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A protest march in Barcelona calling for level-headed good sense – the Catalan concept of seny – and also for continued unity with Spain brought only 7,000 unionists to the street on Sunday morning in Barcelona, a relatively small crowd, even compared to recent demonstrations organised by the same group, the pro-Spain organisation Catalan Civil Society. The modest turn-out for the march along central Barcelona's harbourfront Passeig de Colom was in spite of the presence of "star" personalities, including former French prime minister Manuel Valls, as well as leaders from the Popular Party (PP) and Catalan socialists (PSC).

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Waving predominantly Spanish flags, along with a few blue EU pennants, some for the imaginary "joke" country of Tabàrnia and the occasional Catalan senyera, the unionists marched to the chant of "Don't fool us, Catalonia is Spain" and the melody of Manolo Escobar's tune "Que viva España". There were also flags combining Spanish colours with the emblem of the Civil Guard, bearing the inscription: "Long live the Civil Guard" - referring to Spain's paramilitary police corps which took part in the repression of the referendum on October 1st last year. Familiar Spanish nationalist slogans were also in evidence, among them the paradoxical "Nationalisms exclude and discriminate", along with frequent chants of "Put Puigdemont in prison".

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Iceta, supporting the demonstrators

Before the demonstration, PSC leader Miquel Iceta urged the formation of a Catalan government as soon as possible in order to end the Madrid government's application of article 155 under which it has direct rule over Catalonia. Iceta said that many of those at the event  were "indignant" about the lack of a government.

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From the moderation of Sardà to the fury of Cañas

Prominent Catalan actor Rosa Maria Sardà took part in the speeches, deviating from the tone that pervaded most of the event. She asserted that the Spanish government also carried much of the responsibility for the Catalan crisis, and affirmed that all nationalisms - all of them -  "make people nervous" and censured the political parties and the press from both Barcelona and Madrid. She urged Catalans to reach a new understanding and asked politicians to listen and to establish dialogue. She had had enough, she said, of politicians playing games of "mine's bigger than yours".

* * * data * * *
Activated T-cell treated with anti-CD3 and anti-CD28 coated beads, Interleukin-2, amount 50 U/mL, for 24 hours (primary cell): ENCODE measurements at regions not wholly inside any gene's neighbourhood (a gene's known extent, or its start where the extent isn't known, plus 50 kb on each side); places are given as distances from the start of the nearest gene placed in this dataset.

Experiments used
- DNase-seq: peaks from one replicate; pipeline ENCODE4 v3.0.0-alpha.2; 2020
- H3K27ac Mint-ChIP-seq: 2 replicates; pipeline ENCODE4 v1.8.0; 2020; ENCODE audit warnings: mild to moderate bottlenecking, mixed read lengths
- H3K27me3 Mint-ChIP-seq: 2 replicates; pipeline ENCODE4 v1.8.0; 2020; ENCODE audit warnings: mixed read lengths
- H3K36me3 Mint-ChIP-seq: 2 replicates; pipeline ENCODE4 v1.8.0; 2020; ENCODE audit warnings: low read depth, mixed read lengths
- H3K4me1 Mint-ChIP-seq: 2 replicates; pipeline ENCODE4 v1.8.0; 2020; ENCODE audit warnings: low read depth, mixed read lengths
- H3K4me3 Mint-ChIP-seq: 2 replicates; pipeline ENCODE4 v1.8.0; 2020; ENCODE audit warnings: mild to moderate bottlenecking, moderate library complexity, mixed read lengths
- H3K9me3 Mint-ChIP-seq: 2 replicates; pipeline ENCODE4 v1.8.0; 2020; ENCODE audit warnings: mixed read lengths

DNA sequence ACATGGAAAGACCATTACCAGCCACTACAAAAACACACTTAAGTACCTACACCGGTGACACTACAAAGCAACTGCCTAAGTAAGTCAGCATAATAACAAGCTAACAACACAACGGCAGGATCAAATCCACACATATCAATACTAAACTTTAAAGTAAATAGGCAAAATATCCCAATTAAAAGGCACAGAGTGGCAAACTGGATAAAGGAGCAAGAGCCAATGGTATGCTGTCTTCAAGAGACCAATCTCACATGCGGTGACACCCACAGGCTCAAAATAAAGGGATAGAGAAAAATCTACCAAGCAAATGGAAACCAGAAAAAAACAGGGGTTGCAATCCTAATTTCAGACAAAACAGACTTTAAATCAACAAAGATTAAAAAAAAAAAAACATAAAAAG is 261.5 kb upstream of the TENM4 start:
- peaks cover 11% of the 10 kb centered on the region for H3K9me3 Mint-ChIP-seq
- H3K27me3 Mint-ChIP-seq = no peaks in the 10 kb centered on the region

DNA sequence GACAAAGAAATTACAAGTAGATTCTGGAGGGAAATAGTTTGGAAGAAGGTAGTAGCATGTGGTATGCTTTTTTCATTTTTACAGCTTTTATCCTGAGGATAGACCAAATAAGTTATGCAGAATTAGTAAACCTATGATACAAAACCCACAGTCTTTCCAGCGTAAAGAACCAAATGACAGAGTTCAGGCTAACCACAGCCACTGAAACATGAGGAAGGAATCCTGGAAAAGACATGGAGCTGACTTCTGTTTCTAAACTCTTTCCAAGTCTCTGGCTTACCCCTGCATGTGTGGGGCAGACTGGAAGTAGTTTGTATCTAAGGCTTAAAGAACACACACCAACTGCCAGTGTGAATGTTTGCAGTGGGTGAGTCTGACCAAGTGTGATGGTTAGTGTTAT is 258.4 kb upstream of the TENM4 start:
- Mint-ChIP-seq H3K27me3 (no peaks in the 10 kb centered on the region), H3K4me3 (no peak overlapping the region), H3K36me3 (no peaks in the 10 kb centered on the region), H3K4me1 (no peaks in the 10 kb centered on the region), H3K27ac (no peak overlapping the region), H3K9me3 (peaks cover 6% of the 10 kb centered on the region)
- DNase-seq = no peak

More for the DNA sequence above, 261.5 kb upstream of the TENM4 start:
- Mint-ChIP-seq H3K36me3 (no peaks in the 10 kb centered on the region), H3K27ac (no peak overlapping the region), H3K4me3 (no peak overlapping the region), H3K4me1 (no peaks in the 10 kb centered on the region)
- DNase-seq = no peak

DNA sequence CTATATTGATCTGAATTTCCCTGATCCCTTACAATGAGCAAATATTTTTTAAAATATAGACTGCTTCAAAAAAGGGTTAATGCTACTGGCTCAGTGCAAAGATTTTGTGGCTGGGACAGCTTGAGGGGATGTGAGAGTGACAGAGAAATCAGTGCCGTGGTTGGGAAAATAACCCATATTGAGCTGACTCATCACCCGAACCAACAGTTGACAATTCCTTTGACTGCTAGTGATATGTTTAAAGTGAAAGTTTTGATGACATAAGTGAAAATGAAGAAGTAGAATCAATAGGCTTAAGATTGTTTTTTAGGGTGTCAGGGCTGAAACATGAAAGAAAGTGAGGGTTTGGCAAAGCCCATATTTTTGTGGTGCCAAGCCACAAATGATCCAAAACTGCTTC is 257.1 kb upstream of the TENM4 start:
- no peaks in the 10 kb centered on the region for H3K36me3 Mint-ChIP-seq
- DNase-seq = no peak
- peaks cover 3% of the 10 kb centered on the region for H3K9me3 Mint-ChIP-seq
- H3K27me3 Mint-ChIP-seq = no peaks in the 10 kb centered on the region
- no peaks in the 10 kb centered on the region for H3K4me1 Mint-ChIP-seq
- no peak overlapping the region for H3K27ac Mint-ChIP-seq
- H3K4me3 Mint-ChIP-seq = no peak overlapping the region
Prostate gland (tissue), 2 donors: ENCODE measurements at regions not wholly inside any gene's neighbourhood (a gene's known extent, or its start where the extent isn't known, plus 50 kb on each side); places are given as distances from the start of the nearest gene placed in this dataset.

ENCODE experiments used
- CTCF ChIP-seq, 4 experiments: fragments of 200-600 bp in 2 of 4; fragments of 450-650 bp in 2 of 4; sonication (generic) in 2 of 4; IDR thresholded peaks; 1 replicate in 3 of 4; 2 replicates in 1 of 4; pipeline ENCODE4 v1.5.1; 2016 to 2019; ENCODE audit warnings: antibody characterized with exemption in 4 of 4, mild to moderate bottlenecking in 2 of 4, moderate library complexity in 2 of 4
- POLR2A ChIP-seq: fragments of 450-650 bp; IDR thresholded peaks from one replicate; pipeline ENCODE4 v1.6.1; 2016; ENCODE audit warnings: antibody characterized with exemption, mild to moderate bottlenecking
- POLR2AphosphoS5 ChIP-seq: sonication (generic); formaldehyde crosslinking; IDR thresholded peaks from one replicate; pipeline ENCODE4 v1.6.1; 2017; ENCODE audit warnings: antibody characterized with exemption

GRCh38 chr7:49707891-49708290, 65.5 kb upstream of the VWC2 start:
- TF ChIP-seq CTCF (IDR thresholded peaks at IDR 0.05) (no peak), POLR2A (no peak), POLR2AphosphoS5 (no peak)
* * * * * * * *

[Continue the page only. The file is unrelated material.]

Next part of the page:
Next up to the microphone was former Citizens (Cs) MP Jordi Cañas, who did not seem very content with Sardà's speech and stated that although unionism may have made mistakes, "not everyone carries the same responsibilities". In a ferocious speech, in which he even accused the pro-independence movement of being "racist and xenophobic", Cañas ended by shouting his support for the repression ("They will pay for this", he said) and treated the independence process as having been ended: "They bet against Spain and they lost", he affirmed.

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A pro-repression prosecutor and an ex-French PM

Former public prosecutor Carlos Jiménez Villarejo also declared his wish to repress the independence movement: "Those who are pro-independence have been and must be punished for their disobedience  - a high price must be exacted from them". He affirmed that nobody can claim a "supposed right to self-determination" and for that reason demanded the abandonment of the independence project. The former public prosecutor stated that the Catalan government's policies were tyrannical and congratulated the judges and public prosecutors for their action against the independence movement.

But the most applauded address was that of the former French prime minister Manuel Valls, who gave his whole speech in Catalan. Valls criticized "those people who have divided families", putting his own as an example. He affirmed that Catalonia without Spain is not Catalonia. And he also said that, in contrast to the values he attributes to the sovereignty movement, "Catalonia is not a closed, xenophobic, racist culture". Valls concluded his words by offering to collaborate with the unionist cause, a proposal received with great applause by the crowd.